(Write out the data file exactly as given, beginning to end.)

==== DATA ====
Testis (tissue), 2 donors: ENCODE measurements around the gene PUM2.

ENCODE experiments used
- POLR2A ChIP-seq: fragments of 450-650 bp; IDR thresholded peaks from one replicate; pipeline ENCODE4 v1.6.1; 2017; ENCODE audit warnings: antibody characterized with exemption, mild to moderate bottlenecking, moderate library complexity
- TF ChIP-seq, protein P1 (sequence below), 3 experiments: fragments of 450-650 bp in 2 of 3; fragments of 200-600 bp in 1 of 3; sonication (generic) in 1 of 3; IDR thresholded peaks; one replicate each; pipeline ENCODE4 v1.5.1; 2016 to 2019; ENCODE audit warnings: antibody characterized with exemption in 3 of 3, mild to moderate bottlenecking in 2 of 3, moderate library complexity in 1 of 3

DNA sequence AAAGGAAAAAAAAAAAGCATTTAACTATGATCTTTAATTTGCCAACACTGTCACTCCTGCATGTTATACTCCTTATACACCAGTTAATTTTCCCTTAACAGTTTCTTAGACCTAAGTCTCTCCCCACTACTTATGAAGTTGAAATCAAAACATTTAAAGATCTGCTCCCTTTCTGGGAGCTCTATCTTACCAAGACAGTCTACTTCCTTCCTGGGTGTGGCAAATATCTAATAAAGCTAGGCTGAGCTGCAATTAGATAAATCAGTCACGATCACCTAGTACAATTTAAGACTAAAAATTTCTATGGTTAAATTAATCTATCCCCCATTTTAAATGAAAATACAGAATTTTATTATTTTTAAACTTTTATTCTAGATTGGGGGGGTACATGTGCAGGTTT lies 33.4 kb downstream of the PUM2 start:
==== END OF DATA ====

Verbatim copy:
Testis (tissue), 2 donors: ENCODE measurements around the gene PUM2.

ENCODE experiments used
- POLR2A ChIP-seq: fragments of 450-650 bp; IDR thresholded peaks from one replicate; pipeline ENCODE4 v1.6.1; 2017; ENCODE audit warnings: antibody characterized with exemption, mild to moderate bottlenecking, moderate library complexity
- TF ChIP-seq, protein P1 (sequence below), 3 experiments: fragments of 450-650 bp in 2 of 3; fragments of 200-600 bp in 1 of 3; sonication (generic) in 1 of 3; IDR thresholded peaks; one replicate each; pipeline ENCODE4 v1.5.1; 2016 to 2019; ENCODE audit warnings: antibody characterized with exemption in 3 of 3, mild to moderate bottlenecking in 2 of 3, moderate library complexity in 1 of 3

DNA sequence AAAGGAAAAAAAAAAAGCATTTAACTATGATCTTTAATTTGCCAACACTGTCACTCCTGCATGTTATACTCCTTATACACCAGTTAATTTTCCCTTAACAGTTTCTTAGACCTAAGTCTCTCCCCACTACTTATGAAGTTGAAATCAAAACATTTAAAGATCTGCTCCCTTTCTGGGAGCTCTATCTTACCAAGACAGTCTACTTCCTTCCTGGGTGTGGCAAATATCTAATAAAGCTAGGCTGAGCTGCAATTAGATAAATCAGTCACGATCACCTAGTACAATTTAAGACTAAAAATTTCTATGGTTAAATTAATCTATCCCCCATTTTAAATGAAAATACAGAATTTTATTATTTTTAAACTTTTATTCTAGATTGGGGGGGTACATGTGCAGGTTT lies 33.4 kb downstream of the PUM2 start: